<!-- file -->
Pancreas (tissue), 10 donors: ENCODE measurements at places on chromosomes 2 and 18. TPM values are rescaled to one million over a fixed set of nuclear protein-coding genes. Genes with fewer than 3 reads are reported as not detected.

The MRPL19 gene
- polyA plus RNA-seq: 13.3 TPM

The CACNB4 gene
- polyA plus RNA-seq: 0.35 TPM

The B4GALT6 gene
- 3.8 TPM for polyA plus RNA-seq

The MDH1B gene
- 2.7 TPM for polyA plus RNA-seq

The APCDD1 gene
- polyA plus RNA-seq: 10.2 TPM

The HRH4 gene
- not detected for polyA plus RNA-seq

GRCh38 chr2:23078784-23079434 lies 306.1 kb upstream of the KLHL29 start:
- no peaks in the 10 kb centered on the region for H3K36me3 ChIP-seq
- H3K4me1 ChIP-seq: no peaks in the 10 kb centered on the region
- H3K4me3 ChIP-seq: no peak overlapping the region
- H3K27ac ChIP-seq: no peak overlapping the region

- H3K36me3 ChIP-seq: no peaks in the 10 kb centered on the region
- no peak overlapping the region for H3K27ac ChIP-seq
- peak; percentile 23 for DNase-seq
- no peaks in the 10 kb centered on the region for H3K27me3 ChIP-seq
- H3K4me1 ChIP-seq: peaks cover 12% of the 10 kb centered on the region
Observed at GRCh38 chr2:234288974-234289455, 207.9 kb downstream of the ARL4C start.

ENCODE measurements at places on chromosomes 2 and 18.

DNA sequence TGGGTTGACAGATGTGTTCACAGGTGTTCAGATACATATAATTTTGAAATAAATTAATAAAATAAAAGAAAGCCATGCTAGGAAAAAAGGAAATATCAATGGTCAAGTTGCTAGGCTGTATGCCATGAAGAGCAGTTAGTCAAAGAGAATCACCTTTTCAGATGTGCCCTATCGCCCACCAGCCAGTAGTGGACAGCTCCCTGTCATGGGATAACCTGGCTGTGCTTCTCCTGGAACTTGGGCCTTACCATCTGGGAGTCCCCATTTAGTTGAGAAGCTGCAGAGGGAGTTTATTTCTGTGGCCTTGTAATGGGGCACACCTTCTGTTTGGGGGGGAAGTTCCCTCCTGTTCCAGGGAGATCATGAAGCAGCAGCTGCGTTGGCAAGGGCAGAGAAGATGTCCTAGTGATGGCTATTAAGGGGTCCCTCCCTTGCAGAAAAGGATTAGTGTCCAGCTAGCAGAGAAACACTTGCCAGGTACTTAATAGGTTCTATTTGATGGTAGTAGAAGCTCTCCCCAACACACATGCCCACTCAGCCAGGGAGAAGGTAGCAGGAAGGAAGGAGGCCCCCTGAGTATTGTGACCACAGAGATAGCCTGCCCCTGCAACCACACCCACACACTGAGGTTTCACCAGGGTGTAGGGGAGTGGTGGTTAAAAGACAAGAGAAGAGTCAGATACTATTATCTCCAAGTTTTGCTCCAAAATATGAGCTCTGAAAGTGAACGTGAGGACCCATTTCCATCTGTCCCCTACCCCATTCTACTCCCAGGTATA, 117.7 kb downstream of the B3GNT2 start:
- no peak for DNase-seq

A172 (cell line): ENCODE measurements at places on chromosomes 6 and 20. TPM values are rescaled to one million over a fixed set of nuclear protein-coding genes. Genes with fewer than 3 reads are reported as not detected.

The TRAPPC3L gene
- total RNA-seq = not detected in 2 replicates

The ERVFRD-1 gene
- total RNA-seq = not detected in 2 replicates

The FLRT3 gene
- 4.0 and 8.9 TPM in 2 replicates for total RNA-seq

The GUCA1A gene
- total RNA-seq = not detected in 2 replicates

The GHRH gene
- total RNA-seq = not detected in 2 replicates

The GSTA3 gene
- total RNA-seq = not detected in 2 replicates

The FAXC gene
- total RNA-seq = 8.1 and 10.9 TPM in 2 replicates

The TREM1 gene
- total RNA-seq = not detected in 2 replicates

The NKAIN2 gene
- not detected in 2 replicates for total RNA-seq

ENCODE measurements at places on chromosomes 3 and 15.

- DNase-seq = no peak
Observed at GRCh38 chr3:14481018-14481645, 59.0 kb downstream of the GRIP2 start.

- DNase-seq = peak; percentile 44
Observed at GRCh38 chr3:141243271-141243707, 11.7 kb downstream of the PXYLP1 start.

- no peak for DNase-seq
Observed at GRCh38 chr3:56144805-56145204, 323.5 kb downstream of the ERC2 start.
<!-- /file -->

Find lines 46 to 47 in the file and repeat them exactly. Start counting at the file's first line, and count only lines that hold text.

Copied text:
- not detected in 2 replicates for total RNA-seq

ENCODE measurements at places on chromosomes 3 and 15.